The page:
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Wednesday, June 29 • 11:42am - 12:00pm
Classifying Murderers in Imbalanced Data Using randomForest

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In order to allocate resources more effectively with the goal of providing safer communities, R's randomForest algorithm was used to identify candidates who may commit or attempt murder. And while crime data within the general population may be highly imbalanced, one may expect the rate of murderers within a high-risk probationer population to be much less imbalanced. However, the County of Los Angeles had nearly 130 probationers commit or attempt murder out of nearly 17,000, a ratio close to 1:130). Classic methods were used to overcome class imbalance, including under/over stratified sampling and variable sampling per tree. The results were encouraging. Model validation tests demonstrate an 87% overall accuracy rate at relatively low costs. The agency currently uses a risk assessment tool that was outperformed by randomForest up to 52% (both in overall accuracy and a reduction in false positives). This work is based on research conducted by Berk, R. et al. (2009) originally published by Journal of the Royal Statistical Society.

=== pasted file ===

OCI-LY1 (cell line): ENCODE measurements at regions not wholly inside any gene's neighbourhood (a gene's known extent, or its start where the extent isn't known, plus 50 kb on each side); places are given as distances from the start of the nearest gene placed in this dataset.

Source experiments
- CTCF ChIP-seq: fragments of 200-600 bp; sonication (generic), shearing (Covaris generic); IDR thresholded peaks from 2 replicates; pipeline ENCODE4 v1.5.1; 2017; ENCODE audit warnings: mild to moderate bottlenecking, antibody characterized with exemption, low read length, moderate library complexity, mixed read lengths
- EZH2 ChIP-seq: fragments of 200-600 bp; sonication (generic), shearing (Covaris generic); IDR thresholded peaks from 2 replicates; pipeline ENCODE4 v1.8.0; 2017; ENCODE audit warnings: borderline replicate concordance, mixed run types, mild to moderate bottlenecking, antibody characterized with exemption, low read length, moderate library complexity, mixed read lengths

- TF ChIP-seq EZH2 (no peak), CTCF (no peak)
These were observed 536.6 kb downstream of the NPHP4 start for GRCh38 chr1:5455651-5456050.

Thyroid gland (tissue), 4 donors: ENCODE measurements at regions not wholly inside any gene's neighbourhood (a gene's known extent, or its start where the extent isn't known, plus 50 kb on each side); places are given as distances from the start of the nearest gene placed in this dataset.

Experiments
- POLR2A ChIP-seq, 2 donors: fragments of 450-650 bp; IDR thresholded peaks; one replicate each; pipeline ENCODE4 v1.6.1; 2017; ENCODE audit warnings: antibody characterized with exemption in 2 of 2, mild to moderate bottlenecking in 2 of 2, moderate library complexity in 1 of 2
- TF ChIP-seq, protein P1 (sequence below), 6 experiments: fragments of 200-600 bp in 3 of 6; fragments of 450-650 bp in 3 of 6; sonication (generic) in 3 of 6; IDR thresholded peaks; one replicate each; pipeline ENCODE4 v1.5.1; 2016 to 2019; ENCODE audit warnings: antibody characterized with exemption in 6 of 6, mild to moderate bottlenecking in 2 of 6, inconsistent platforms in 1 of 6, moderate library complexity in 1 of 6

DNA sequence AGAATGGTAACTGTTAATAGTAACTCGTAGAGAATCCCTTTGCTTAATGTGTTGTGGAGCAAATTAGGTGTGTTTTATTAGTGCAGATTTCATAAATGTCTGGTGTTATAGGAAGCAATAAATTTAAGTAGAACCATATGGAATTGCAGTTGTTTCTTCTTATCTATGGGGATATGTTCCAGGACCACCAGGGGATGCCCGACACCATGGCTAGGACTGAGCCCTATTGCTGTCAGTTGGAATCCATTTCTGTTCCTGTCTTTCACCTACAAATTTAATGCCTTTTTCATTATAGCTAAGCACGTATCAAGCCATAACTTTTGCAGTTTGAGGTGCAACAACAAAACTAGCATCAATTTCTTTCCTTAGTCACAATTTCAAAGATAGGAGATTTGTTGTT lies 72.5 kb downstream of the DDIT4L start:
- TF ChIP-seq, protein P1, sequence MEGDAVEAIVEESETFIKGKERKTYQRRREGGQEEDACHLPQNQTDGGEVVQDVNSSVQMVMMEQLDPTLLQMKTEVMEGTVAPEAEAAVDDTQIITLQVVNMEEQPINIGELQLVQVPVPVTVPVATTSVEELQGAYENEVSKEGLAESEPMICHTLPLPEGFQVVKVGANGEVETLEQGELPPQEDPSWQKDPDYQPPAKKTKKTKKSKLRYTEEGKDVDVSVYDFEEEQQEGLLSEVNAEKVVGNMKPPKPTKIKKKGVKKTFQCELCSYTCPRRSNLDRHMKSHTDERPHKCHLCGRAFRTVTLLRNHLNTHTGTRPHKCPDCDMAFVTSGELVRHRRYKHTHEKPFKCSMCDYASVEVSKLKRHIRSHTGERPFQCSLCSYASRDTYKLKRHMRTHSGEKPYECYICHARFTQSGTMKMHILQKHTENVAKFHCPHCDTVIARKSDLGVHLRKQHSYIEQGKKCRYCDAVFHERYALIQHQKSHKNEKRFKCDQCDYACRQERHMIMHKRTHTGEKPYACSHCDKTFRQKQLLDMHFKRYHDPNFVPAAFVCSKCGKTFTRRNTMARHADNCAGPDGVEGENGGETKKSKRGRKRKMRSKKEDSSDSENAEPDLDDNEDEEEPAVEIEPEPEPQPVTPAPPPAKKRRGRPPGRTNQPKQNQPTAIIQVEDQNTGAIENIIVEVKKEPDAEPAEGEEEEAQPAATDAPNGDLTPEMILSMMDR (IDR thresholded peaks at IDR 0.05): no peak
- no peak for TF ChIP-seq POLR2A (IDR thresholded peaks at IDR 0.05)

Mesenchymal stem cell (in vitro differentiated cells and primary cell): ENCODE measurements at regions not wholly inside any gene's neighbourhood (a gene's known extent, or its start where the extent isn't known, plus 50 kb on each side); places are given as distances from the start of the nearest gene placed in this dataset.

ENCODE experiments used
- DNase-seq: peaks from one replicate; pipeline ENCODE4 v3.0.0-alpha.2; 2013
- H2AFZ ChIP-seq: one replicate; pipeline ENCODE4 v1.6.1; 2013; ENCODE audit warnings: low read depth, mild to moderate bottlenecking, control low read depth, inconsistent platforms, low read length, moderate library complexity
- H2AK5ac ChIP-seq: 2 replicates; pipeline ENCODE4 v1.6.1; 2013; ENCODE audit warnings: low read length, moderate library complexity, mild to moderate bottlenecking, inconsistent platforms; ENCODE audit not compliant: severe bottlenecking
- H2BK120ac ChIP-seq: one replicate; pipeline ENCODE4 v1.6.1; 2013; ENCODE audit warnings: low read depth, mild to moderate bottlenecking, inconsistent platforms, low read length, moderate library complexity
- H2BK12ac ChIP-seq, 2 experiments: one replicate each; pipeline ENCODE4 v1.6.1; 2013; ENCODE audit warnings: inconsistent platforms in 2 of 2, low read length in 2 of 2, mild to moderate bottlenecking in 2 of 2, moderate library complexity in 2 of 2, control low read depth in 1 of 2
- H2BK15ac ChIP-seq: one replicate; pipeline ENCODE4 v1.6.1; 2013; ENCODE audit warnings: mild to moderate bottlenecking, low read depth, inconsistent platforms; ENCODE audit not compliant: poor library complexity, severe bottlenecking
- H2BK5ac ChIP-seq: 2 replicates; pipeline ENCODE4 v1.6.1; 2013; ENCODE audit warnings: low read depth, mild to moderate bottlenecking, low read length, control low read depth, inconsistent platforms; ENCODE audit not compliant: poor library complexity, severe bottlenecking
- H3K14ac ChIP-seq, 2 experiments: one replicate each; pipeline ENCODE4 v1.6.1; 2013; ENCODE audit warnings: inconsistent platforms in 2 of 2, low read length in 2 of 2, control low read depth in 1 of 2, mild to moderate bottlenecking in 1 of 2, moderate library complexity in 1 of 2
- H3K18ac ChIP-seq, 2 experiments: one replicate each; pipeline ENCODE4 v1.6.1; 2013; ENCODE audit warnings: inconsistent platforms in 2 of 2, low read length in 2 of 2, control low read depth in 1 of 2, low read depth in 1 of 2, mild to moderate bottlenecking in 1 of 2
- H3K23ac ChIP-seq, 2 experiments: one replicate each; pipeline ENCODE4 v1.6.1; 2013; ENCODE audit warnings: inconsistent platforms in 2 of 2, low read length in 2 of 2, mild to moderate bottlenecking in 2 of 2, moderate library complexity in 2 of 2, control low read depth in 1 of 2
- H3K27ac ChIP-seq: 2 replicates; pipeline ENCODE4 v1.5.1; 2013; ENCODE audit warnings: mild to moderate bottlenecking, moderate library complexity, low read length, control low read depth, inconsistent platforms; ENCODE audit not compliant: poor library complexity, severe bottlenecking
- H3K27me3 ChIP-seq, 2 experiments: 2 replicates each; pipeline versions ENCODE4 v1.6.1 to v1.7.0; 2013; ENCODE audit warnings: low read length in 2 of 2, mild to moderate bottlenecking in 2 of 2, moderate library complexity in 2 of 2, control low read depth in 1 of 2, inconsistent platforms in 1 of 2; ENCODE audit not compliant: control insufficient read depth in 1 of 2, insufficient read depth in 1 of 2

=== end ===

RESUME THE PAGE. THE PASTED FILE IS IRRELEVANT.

Moderators
avatar for Karthik Ram

Karthik Ram

co-founder, rOpenSci
Karthik Ram is a co-founder of ROpenSci, and a data science fellow at the University of California's Berkeley Institute for Data Science. Karthik primarily works on a project that develops R-based tools to facilitate open science and access to open data.

Speakers
avatar for Jorge Alberto Miranda

Jorge Alberto Miranda

Analyst, County of Los Angeles
I have been an R user since 2013 when I first started working with a data reporting team at the Los Angeles County Probation Department. One of my goals in life is to convert more of my colleagues into R users and make R part of the County toolkit. With nearly 100,000 employees, I realize that may take a while. However, as a huge promoter of R, I have managed to train a few others and make it part of some daily tasks. | | Looking forward to... Read More →


Wednesday June 29, 2016 11:42am - 12:00pm
McCaw Hall 326 Galvez Street Stanford, CA 94305-6105

Attendees (112)